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The Long Island Traditional Music Association

"giving you that old song and dance"

Shape Note Singing

Shape Note Yale Field Trip!

A Note from Martha

There seems to be an overwhelming need to participate in an all day sing. There's one this Sunday at Yale so..... we're off to visit Yale in order to satisfy this yearning. Unfortunately, this requires the cancellation of this month's regular sing.

On the up side... We are arranging carpools and crossing the Sound using the Port Jefferson/Bridgeport ferries. If you're interested in joining in, call me at 631-807-3391 and we'll add you to our list so that we can work out the car pools.

If you've never been able to participate in a large sing, think seriously about joining in. I'd not hesitate to liken it to being in the middle of an organ.... not that I've ever experienced that action...........

Here is the information Yale has put out on their facebook page:

Join us for the second annual New Haven All-Day Singing on Sunday, April 15 from the Denson Revision of the Sacred Harp. We will begin singing at 10 AM and break for dinner at 12:30.

We will convene the day after the Rhode Island All-Day in Providence, a short two-hour drive from New Haven. If you are coming for the weekend and would like a place to stay, please contact our housing coordinator, Ian Quinn, at ian.quinn@yale.edu.

Connecticut Hall is located in Yale University's Old Campus, bounded by College, Chapel, High, and Elm Streets. To find it by GPS, use 344 College Street, New Haven, CT 06520. This will take you to Phelps Gate, the main entrance to Old Campus. After you've passed through Phelps Gate, Connecticut Hall is the first free-standing building on your left. Sunday street parking in the area is typically ample and always free.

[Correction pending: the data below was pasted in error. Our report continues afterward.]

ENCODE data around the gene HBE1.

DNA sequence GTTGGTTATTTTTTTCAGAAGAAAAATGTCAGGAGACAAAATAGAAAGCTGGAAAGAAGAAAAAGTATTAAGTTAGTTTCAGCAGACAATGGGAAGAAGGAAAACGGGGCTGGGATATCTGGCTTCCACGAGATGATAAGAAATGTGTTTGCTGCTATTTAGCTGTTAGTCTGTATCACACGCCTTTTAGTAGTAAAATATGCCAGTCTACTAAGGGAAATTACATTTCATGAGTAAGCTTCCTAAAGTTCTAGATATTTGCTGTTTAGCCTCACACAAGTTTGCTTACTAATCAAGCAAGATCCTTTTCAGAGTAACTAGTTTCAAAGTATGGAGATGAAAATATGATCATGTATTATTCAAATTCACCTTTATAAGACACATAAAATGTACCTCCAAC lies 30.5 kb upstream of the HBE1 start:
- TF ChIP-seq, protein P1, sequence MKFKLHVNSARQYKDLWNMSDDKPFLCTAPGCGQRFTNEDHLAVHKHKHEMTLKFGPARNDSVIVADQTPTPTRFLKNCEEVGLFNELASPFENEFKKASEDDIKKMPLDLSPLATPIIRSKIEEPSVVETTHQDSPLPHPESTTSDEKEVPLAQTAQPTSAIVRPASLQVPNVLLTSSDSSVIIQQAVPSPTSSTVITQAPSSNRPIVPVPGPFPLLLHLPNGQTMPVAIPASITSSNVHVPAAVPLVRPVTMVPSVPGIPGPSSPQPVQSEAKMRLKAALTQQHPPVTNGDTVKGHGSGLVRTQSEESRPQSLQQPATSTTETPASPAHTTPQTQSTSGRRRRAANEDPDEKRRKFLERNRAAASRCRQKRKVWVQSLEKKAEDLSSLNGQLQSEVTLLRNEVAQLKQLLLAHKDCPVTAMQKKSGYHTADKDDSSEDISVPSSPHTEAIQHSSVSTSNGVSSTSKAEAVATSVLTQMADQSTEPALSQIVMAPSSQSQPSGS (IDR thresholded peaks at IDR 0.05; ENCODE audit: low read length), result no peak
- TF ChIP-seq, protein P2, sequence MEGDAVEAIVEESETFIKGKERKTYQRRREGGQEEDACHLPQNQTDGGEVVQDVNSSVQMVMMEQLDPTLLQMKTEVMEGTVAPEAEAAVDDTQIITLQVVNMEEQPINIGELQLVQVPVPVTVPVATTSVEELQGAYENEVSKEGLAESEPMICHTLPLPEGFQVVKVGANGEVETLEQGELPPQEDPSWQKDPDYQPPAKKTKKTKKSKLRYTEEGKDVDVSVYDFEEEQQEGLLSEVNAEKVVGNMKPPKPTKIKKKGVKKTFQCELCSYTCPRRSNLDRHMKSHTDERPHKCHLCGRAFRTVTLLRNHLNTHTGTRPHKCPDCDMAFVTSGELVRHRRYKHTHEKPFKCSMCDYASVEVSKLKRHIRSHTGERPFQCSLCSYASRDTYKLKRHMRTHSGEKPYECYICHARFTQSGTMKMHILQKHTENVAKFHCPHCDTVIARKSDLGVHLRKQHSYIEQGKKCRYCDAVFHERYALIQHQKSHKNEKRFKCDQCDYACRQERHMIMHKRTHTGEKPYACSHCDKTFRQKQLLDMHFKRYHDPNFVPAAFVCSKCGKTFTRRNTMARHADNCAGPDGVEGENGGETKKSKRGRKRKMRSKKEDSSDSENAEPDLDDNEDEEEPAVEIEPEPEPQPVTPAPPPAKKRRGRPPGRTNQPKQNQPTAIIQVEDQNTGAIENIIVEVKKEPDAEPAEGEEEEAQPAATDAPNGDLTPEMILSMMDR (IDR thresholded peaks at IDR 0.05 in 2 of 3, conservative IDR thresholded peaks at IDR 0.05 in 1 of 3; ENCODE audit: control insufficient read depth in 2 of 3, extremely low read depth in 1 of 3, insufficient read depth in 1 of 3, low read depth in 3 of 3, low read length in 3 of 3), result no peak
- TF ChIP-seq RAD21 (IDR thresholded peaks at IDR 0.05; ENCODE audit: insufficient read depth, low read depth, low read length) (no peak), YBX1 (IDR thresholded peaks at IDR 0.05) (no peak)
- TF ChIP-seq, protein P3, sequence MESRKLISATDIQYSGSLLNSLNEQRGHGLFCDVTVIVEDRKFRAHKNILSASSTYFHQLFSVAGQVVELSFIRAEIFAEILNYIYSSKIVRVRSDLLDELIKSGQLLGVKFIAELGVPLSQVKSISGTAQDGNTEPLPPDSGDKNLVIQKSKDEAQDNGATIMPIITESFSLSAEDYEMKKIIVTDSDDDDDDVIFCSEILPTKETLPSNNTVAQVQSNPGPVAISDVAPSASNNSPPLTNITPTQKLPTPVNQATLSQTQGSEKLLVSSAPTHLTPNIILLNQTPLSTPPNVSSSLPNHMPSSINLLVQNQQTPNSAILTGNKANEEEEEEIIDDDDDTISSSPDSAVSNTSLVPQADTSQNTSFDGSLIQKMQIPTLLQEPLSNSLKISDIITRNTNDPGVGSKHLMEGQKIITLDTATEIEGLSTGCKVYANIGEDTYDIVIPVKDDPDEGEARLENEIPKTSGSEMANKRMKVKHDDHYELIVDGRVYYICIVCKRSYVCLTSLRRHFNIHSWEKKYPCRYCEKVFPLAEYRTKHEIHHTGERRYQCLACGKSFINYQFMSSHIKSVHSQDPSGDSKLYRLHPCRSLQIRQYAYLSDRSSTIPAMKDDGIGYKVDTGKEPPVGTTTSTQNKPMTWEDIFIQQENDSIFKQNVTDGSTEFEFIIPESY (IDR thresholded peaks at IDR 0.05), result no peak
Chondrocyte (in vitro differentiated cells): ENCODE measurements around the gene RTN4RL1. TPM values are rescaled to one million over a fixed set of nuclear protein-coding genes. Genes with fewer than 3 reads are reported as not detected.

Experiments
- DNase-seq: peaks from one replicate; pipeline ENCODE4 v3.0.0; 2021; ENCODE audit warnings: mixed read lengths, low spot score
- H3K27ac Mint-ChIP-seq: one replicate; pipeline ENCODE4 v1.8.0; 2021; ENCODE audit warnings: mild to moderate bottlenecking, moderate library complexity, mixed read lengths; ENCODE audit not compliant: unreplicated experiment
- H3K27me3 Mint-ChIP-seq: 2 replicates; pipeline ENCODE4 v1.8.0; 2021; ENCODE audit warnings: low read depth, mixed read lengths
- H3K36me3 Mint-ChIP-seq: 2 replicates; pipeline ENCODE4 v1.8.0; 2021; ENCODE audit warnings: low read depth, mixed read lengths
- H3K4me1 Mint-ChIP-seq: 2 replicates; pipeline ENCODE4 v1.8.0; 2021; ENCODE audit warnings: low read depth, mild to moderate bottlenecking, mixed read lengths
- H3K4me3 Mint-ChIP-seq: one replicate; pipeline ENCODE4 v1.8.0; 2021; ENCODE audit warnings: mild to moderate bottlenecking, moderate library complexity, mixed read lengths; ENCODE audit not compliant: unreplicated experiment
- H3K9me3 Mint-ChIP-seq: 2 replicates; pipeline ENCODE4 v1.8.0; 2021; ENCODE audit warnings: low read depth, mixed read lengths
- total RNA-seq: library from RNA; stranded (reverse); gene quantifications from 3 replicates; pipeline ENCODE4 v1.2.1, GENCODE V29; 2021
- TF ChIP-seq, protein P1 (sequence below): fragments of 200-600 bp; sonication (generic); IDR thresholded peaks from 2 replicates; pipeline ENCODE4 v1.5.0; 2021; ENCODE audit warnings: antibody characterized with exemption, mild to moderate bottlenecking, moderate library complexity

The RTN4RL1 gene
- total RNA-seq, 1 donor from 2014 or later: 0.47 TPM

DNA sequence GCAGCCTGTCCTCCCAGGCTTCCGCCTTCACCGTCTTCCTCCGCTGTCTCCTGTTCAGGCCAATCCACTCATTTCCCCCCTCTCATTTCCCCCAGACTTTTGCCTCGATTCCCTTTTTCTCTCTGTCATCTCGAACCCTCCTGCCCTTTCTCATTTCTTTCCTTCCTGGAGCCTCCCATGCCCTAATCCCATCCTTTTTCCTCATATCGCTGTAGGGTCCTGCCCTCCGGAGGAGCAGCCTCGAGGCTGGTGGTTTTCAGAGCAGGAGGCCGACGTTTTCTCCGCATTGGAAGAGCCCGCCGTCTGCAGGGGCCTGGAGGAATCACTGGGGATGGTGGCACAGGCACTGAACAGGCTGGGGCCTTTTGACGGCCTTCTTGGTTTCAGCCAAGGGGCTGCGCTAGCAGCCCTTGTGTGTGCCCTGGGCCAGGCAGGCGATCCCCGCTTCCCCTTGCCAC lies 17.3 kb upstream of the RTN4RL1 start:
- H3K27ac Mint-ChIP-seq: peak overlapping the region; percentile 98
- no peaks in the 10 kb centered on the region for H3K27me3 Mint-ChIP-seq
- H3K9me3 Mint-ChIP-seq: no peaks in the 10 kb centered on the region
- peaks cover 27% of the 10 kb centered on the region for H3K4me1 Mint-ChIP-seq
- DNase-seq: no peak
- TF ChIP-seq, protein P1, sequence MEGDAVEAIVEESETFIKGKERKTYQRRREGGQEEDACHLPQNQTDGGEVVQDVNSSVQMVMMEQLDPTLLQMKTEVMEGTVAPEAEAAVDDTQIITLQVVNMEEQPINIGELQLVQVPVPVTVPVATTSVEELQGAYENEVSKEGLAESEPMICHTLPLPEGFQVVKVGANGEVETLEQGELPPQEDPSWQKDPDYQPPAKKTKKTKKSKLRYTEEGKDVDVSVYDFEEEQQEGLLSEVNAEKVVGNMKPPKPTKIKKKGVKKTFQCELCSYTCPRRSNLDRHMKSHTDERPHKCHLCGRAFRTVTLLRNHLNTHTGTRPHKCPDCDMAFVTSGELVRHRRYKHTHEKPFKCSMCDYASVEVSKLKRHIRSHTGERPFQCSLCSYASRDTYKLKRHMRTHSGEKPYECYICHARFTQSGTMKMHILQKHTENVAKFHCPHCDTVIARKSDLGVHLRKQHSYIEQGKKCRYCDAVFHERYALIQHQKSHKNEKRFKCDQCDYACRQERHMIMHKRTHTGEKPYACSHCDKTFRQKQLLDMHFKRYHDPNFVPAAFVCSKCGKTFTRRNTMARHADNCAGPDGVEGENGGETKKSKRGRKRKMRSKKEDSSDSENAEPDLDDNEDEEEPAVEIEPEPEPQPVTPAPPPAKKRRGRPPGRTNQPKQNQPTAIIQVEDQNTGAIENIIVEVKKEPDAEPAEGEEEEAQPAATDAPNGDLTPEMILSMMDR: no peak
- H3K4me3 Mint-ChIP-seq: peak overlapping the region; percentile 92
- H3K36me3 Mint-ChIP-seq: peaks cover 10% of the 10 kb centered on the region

New Haven is easily accessible by car on Interstates 91 and 95, which intersect a half-mile from campus. Train service is available from New York on Metro-North or from points north on Amtrak. The singing is a twenty minute walk or five minute cab ride from Union Station.

If you have any questions, please contact our chair, Philippa Stoddard, at philippa.stoddard@yale.edu or our vice-chair, Charles Biada, at charles.biada@yale.edu.

Come and sing with us! All are welcome, regardless of creed or musical experience.

Join use every third Sunday at Bethany Presbyterian Church, Huntington Station

Sacred Harp singing, also known as shaped note singing, is an a capella form of singing that began in New England. Early in America's history, there were tune books containing just the music and there were word books containing only the poetry written by people such as Isaac Watts and Charles Wesley. People would sing the poetry using any tune that had a matching meter. Harmony was an impromptu thing before the Singing Masters began to write down the parts.

Towns and parishes would hire an itinerant singing master to teach music, and he would bring with him music that he had written or that he had collected, often in a book that he had published (which he would sell).

Musically uneducated people learned to sing by ear and taught the tunes to each other using a system of syllables representing the different pitches. In England, this Fa-Sol-La-Mi method of solfage existed before our forefathers came to America

The "shape-note" musical notation was invented in order to facilitate the teaching of written music. This system of music notation uses standard ledger lines and spaces in which the degrees of the scale are identified by a sequence of differently-shaped note heads associated with the sung syllables. Writing down the Fa Sol La Mi syllables as shapes provided a big help in teaching the people to see what they already knew in their heads.

for more information, contact Martha 631-325-8272 or Terry 718-740-3808

There are also excellent informational resources at other sites on the web. Visit Sacred Harp Singing or the Fasola Home Page for more information and even more links to the Sacred Harp experience.

singers